//   October 21, 2021

‘Chefs are the new athlete’: Made In’s Chip Malt on how the cookware brand taps culinary influencers

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One of the ways direct-to-consumer cookware brand Made In has grown was through its connection with chefs.

“Chefs are the new athlete,” said co-founder and CEO Chip Malt. That idea has been core to Made In’s growth. Malt was the most recent guest on the Modern Retail Podcast — his interview was recorded live at the Modern Retail Summit, held in Palm Springs last week.

Indeed, Made In — which first launched in 2017 — has inked multiple deals with celebrity chefs, including “Top Chef” judge Tom Colicchio and Mozza co-owner Nancy Silverton. Made In sells to restaurants, which make up only 5% of its total sales. But its partnerships with these chefs have helped Made In become a more prominent cookware player. Malt said sales grew 5x in 2020.

The idea behind Made In, he said, was to make a cookware brand that had real brand loyalty. “Food is a very emotional category,” he said, but most people think of recipes or the food itself, rather than the tools they use to make the dishes. “We couldn’t think of anything where people care less about the brand affinity in a space of a product they use so much.”

To try and create that brand affinity, Made In has tapped a deep network of culinary professionals. And, as a happy side effect, the company’s business-to-business sales have grown. For now, they remain a drop in the bucket — but Malt said that the chef community “makes up way larger than 5% of our mindshare.”

By focusing on those tastemakers, he said, “it’s an organic growth through that community.”

Here are a few highlights from the conversation, which have been lightly edited for clarity.

Creating a cookware brand people care about
“We were really a first mover in the space. Since we’ve come on board, a few others have joined the space in the fast-follower format. But it was a wide open space. And what we really wanted to match was [that] food is a very emotional category; it’s a lot of people cooking for a very specific diet, or it’s a hand-me-down recipe that they’ve been making for their family for generations and generations. There’s a lot of attachment to that. And that was kind of reverberating in every aspect of food, except for the tool space. The [Bon Appetits] are doing a really good job of curating amazing recipes that were well tested. And then there were these food shows — “Top Chef” — that were coming out [and] that people were fascinated with. And then they’d go and cook anything that they really cared about on a hand-me-down piece of cookware that they couldn’t even name the brand of. We couldn’t think of anything where people care less about the brand affinity in a space of a product they use so much. So we wanted to match that care and emotional aspect to the actual tools in the kitchen space.”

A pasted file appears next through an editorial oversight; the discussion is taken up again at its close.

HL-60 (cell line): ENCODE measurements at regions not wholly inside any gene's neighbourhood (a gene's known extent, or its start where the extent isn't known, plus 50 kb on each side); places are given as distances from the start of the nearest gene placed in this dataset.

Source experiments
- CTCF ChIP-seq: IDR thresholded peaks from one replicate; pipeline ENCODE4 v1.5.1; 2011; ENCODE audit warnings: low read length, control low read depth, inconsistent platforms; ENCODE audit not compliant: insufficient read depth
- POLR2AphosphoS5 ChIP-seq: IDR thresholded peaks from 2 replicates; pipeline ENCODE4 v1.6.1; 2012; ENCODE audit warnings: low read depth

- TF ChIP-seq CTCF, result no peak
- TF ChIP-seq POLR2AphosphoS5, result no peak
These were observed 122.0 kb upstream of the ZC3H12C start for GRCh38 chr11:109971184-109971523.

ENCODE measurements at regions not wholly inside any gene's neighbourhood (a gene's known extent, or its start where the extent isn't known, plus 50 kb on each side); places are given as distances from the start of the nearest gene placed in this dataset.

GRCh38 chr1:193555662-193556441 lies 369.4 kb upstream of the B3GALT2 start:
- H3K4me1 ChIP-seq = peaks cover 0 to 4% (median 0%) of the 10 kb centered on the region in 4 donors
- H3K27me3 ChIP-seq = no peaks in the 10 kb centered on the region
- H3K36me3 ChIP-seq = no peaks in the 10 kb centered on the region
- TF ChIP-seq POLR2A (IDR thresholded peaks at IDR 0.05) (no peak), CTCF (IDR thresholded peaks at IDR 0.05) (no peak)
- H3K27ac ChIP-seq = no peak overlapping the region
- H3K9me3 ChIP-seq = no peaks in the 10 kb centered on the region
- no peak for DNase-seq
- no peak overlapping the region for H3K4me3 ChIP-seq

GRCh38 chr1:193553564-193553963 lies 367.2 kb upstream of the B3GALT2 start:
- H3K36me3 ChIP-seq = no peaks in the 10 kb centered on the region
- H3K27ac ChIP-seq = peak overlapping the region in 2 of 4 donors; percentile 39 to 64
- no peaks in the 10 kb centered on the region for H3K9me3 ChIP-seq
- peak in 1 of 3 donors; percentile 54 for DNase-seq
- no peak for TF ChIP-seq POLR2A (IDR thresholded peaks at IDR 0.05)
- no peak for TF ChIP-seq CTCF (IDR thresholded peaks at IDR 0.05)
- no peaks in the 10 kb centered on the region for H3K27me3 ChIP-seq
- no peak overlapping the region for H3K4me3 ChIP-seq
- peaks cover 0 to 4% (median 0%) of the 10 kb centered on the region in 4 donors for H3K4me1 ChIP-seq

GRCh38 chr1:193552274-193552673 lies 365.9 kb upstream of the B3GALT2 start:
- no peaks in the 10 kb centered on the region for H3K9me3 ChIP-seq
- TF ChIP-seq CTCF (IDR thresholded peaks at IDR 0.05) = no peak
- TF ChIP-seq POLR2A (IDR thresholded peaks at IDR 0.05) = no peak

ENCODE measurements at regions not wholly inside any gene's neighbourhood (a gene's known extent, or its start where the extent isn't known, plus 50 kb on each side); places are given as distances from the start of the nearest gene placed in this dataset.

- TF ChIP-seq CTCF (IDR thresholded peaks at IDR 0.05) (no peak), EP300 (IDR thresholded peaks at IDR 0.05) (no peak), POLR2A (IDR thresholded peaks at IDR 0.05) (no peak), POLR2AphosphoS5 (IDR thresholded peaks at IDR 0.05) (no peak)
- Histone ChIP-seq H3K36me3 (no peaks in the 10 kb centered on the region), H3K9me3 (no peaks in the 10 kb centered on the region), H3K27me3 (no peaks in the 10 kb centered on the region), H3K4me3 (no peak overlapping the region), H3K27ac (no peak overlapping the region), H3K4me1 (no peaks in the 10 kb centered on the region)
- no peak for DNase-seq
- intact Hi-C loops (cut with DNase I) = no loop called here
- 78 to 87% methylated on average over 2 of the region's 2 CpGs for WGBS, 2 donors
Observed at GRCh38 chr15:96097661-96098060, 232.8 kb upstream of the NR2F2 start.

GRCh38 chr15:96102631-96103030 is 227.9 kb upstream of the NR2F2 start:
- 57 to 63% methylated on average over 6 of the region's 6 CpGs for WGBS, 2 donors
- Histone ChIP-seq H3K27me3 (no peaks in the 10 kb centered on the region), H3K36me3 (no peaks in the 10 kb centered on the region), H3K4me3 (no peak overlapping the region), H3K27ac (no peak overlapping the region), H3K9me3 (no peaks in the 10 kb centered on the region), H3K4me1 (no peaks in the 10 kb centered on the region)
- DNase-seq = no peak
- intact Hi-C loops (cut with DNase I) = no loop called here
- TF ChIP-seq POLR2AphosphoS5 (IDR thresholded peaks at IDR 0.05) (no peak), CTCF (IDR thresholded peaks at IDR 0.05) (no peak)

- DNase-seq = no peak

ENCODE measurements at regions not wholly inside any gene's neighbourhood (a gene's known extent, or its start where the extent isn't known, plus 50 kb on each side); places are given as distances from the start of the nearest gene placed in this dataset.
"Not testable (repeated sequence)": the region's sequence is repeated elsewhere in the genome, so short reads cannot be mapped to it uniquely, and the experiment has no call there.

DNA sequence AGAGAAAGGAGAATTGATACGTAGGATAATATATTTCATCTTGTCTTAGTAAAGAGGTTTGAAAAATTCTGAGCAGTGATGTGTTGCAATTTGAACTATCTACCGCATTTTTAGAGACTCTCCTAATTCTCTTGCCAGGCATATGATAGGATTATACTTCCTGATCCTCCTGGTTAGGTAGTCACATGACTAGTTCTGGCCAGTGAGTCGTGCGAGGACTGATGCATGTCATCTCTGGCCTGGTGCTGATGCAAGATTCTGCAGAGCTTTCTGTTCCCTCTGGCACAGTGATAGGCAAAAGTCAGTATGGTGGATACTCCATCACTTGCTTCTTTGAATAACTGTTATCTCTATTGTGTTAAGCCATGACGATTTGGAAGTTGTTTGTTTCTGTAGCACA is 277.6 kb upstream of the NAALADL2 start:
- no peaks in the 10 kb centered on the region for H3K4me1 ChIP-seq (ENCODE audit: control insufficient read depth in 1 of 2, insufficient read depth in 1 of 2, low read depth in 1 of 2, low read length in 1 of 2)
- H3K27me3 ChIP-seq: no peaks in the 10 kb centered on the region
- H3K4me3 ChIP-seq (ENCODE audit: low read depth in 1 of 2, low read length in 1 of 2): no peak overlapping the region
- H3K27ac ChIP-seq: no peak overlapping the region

Manufacturer diversification wins out
“We work with two amazing manufacturers on our stainless clad [line]. That’s a hero product of ours — that’s what most chefs use in their kitchen, it’s their core product. We source that out of the USA and Italy. Fortunate enough for us, when Italy shut down and went to zero, in terms of production, the U.S. was doing well and, kind of, vice versa. So we had some success in dual manufacturing, as well as in being able to work closer to our partner manufacturers.”

How Made In taps chef influencers
“Chefs are interesting, because they’re rock stars. ‘Chefs are the new athlete’ is the mantra we have internally. But it’s hyper regional. Lululemon did this really well maybe 20 years ago, where it was the micro-influencer. It’s [now] kind of a micro-macro-influencer, to some some degree. If you’re in Austin, Texas, you love Fermín [Núñez] from Suerte, who just won Food & Wine’s best new restaurant. And he is now a Made In customer, and he is part of our marketing strategy there. But if you’re from New York City, unless you’re super in tuned, you have no idea who Fermín is. Nancy Silverton is a great example. Unless you’re very into the food industry — and she’s huge, she’s a rock star. [But] a lot of people from New York City have no idea who she is. But in L.A., she is queen. So, for us, it’s kind of that approach — leveraging the chef names and working with chefs in their communities.”